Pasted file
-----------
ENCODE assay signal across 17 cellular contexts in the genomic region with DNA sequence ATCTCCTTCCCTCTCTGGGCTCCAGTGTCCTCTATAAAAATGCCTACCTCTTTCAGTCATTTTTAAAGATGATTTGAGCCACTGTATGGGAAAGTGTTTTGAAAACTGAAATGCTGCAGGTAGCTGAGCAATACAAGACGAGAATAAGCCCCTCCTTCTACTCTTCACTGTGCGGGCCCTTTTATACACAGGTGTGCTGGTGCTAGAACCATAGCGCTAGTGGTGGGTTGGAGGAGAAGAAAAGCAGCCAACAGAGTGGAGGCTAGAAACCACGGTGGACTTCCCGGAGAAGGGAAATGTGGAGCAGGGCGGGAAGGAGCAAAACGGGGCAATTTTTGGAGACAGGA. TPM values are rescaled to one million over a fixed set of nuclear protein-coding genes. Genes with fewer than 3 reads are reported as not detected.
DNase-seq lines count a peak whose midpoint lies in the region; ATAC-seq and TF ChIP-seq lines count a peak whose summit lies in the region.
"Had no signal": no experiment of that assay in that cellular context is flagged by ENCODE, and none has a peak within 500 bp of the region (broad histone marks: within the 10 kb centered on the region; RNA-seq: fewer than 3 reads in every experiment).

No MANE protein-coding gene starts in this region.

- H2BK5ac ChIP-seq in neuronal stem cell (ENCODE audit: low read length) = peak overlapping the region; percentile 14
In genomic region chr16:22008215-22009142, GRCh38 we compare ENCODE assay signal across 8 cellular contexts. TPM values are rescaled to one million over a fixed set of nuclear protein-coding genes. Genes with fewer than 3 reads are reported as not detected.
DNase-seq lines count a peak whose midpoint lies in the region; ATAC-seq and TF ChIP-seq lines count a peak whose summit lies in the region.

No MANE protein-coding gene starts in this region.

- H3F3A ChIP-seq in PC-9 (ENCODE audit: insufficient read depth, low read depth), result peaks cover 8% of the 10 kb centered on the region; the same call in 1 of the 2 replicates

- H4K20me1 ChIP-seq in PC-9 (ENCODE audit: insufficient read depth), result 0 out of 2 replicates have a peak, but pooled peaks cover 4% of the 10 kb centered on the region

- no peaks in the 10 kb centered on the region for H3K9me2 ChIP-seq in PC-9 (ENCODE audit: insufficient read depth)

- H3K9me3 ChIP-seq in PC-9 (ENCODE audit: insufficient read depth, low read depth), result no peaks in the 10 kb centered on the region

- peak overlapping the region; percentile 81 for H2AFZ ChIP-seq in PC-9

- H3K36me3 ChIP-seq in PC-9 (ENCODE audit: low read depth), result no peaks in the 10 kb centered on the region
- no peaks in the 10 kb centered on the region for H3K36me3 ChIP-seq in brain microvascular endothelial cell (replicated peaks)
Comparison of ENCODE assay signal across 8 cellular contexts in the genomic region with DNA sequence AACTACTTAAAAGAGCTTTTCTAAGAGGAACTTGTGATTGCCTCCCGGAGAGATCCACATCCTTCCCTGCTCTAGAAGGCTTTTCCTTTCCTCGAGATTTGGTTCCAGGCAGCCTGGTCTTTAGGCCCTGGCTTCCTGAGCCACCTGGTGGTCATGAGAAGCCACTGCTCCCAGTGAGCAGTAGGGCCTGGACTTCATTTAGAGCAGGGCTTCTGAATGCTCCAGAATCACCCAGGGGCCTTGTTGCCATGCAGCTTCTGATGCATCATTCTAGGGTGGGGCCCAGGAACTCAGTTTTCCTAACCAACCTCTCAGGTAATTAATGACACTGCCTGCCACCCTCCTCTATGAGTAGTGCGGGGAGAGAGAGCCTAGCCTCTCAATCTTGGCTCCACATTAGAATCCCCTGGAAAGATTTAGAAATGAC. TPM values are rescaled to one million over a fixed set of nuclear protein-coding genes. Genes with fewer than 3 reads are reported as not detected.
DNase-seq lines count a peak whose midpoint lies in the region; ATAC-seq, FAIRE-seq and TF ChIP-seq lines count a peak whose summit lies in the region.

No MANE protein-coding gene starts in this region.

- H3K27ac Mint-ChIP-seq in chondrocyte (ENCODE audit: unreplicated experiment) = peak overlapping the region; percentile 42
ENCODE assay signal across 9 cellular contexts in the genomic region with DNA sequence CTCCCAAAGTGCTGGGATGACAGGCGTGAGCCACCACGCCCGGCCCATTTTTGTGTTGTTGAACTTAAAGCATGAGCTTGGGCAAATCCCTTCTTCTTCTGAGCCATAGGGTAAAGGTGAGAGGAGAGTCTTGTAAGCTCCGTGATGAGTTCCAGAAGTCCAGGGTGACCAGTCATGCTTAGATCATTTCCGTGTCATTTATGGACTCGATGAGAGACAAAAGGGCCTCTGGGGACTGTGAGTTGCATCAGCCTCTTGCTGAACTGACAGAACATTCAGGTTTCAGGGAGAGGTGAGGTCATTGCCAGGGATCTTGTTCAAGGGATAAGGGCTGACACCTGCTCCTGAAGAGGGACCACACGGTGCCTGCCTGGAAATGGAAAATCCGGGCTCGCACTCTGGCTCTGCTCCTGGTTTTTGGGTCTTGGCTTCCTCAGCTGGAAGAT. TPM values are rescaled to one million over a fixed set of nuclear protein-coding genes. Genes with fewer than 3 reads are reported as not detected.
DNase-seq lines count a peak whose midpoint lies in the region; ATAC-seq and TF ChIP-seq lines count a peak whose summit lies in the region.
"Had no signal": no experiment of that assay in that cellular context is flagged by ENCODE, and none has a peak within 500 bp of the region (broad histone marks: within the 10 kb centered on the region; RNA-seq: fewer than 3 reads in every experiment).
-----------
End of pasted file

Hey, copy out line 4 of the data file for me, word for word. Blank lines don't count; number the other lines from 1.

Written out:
No MANE protein-coding gene starts in this region.